Dear New York Times,
We have been through much over the years, but I feel that our close relationship must soon come to an end. I have to tell you something though: it's not me, it's you.
By requiring that I pay you 50 dollars for the privilege of reading your op-ed columnists is absolutely ridiculous. I am unsure as to how to proceed with our relationship. Do I simply bid thee adieu? I can't imagine living without your opinions in my life anymore, though it's something I suddenly may have to cope with. Let me tell you something, Times. I am fully prepared to cheat on you. While I once was naive enough to believe you would never hurt me, now it has come too far.
The way I see it, I have two factors working for me. One, I am smarter than you, and two, the internet is bigger than you. I shall scour the depths of the internet, seeking the small nuggets of wisdom that your writers produce once in a blue moon, and I will read. And learn. And you will be powerless to stop me, try as you might.
You know, I considered breaking up with you a few weeks ago, when you first started running those full-screen ads right after I clicked on a link. I would have to quickly press the "reload" button in order to skip the ad and go directly to the article or column. I know that in every relationship there is some give-and-take, and I assumed you were upset with my Firefox AdBlock configuration. But I was prepared to accept your obtrusive ads for products I could never afford, and I thought we were seeing eye-to-eye. But now I see the wisdom in the adage, "give an inch, take a mile."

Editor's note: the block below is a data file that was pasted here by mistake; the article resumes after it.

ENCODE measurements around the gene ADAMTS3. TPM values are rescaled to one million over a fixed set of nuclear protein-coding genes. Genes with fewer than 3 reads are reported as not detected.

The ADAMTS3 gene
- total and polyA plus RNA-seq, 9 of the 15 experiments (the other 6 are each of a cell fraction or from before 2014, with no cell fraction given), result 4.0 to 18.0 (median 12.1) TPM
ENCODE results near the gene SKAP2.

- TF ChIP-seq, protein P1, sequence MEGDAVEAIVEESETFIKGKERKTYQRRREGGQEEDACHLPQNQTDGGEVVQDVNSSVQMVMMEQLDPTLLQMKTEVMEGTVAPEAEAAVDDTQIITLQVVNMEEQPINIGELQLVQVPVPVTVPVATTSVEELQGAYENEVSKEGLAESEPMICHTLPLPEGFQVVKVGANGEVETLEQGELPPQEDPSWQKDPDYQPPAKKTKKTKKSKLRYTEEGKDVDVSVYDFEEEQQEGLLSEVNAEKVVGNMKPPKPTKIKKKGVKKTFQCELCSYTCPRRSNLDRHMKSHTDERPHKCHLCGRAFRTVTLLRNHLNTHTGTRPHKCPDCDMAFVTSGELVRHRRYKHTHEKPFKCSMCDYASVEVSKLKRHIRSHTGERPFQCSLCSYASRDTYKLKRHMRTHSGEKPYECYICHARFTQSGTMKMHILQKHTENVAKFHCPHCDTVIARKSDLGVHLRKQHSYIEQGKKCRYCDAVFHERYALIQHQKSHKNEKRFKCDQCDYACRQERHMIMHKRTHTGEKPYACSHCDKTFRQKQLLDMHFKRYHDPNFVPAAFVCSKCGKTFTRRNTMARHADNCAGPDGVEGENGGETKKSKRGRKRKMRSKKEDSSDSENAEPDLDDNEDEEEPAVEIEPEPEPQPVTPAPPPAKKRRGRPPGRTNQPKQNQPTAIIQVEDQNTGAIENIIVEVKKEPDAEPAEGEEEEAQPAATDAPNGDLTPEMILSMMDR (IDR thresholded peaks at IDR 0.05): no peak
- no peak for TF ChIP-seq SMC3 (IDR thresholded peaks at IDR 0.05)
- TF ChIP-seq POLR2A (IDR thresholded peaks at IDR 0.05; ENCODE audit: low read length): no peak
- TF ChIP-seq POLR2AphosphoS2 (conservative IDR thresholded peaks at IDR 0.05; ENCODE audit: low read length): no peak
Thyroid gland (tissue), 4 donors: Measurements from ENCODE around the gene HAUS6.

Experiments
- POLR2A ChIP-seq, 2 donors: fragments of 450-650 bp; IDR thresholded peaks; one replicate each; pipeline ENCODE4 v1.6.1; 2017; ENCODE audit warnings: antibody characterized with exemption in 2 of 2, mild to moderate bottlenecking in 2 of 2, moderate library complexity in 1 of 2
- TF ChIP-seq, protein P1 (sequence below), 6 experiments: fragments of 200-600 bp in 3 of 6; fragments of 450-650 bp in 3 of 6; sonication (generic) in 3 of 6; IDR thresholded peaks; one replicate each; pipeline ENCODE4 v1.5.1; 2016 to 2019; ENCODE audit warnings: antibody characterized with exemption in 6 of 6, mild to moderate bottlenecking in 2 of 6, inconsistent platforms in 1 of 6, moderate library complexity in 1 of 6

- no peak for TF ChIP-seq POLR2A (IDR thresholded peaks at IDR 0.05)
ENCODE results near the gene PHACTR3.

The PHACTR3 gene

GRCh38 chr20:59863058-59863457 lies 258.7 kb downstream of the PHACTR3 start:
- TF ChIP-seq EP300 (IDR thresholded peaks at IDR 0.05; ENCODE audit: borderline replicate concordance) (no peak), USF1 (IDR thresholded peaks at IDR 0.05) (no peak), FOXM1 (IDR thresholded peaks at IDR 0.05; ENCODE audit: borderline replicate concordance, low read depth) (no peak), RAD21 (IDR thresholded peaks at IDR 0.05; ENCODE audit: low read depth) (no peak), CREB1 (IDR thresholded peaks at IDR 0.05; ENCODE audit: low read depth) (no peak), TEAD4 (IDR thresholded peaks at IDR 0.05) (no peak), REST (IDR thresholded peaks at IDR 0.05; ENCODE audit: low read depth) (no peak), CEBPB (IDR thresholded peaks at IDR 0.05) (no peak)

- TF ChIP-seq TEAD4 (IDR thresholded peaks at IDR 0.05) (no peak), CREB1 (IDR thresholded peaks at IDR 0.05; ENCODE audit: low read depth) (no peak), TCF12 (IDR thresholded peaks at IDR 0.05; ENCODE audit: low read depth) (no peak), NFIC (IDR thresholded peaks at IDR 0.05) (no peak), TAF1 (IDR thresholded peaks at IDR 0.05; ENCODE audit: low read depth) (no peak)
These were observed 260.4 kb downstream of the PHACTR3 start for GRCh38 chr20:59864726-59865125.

So, NYTimes, it has finally come to this. The true test shall come down the road, when many newspapers run the same lifeless AP tripe, but you venture out and come back with a great story. I will be tempted to link to it, in an attempt to keep my readership informed on current events. And I may give in to temptation. But know this: I shall link to a printer-friendly format of your article. That's right, no ads, no clicking for second page, and I'll probably just cut-and-paste a large chunk of it, without permission, on my blog.
And if an insightful column is protected with your oh-so-brilliant NYTimes Select service? I have a feeling that passwords for this service will not be difficult to find. I'm still unclear as to whether you don't want me reading your columns, or whether this service is simply a tax on idiots, like the lottery or cigarettes. I'm going with the "tax-on-idiots" theory. You still love me, but I can understand if you need some space. I can go off on a fling, too. I know some bloggers who are just dying for attention. I might even find a new major daily that I like, who knows?
Perhaps we shall meet again in the future. I wish you nothing but the best as you head down the slippery slope of irrelevancy. I shall leave you with one of my favorite slogans: "Information wants to be free."